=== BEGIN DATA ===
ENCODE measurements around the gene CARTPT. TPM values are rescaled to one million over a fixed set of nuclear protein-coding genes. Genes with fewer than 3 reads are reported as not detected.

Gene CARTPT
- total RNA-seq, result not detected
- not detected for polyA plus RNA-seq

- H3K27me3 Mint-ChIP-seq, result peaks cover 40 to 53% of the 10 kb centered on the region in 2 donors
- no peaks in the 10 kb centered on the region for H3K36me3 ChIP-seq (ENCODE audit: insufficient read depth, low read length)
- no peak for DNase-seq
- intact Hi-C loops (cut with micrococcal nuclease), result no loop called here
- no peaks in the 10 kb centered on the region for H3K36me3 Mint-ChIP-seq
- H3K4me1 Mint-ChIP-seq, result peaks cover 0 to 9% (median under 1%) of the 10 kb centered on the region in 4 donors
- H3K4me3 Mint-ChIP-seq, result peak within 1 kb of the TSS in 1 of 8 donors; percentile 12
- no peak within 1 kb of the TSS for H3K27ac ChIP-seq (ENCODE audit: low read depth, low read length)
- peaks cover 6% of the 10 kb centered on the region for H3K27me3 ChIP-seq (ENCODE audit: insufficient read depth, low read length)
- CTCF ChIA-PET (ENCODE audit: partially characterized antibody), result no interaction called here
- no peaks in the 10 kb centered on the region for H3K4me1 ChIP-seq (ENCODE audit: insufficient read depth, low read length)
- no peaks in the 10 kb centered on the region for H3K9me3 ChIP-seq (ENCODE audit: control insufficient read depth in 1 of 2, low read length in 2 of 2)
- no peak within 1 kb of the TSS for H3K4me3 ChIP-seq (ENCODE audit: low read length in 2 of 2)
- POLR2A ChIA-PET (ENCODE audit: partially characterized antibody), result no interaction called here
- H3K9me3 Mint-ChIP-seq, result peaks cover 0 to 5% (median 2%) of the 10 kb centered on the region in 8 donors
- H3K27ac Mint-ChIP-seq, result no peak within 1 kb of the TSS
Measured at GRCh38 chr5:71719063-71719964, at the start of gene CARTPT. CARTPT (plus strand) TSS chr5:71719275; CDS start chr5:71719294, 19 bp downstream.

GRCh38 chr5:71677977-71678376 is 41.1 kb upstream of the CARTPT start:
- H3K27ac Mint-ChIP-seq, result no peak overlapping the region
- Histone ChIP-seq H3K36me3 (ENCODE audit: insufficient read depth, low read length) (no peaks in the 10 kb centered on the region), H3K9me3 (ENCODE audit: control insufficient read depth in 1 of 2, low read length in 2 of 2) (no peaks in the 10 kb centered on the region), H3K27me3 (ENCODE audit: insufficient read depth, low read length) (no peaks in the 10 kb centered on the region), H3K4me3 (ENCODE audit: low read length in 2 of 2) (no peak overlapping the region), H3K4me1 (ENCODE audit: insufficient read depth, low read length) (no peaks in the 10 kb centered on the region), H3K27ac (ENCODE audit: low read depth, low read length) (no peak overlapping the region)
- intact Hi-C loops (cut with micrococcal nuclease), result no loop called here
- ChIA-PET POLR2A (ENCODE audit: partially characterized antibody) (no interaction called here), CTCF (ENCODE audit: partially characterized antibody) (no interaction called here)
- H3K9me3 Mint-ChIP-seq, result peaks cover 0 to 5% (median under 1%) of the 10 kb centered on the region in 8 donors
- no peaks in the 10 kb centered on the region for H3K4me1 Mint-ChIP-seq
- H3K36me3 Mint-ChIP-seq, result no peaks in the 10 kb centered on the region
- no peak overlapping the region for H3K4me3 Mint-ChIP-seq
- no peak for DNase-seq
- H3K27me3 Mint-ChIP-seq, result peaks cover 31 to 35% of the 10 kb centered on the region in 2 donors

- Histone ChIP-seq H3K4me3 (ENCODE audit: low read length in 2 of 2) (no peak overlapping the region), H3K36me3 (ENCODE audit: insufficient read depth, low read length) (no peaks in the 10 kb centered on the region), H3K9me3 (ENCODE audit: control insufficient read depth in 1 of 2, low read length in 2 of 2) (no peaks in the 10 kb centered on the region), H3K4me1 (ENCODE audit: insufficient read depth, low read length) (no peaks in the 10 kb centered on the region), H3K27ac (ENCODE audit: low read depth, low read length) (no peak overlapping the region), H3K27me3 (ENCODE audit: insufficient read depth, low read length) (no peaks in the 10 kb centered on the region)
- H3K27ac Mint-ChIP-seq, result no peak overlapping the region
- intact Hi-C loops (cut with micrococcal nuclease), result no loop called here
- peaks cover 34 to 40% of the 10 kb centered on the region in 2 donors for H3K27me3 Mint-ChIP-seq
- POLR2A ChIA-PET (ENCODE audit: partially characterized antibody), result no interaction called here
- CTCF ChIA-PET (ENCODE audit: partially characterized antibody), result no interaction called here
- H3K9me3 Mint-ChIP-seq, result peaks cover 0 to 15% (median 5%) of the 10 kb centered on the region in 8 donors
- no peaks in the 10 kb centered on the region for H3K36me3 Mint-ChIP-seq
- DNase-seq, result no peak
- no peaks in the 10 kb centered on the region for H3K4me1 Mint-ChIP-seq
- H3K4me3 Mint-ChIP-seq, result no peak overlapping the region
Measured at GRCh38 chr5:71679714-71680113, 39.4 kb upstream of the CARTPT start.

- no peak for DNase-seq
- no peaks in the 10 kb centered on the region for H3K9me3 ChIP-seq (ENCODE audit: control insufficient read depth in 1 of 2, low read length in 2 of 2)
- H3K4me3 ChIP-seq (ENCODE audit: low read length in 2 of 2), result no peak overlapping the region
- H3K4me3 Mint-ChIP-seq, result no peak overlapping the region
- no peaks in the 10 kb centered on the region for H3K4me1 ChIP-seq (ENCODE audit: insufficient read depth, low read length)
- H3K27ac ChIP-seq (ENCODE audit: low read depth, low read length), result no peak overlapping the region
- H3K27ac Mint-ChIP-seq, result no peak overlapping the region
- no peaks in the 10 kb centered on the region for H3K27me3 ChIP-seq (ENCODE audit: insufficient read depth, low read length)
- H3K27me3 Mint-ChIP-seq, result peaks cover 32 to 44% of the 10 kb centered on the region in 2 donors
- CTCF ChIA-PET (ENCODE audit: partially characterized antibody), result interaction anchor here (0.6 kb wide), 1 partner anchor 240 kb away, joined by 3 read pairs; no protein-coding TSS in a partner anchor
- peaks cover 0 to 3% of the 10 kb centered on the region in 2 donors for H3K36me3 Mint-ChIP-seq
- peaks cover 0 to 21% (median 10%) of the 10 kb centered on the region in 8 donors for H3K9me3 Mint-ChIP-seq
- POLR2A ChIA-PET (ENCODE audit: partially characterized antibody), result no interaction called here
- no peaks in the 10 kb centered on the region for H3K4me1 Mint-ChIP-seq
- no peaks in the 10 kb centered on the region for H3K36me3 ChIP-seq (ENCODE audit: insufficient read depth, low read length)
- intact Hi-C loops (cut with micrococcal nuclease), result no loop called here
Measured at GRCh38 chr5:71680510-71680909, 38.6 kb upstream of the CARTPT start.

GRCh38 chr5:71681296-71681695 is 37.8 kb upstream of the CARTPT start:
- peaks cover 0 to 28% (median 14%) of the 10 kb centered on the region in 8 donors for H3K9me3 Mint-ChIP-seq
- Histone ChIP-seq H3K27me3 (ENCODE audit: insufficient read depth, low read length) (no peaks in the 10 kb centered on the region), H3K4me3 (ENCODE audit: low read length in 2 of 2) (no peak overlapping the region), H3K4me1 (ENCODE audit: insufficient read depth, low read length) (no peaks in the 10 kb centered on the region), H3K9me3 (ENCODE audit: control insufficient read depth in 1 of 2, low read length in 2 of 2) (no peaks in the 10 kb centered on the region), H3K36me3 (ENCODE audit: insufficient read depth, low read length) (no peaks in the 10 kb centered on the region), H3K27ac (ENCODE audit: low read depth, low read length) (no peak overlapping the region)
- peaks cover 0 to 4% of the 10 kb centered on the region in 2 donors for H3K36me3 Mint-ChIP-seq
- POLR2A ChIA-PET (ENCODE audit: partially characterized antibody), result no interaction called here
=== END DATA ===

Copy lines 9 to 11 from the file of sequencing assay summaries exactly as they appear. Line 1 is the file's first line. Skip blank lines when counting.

- no peaks in the 10 kb centered on the region for H3K36me3 Mint-ChIP-seq
- H3K4me1 Mint-ChIP-seq, result peaks cover 0 to 9% (median under 1%) of the 10 kb centered on the region in 4 donors
- H3K4me3 Mint-ChIP-seq, result peak within 1 kb of the TSS in 1 of 8 donors; percentile 12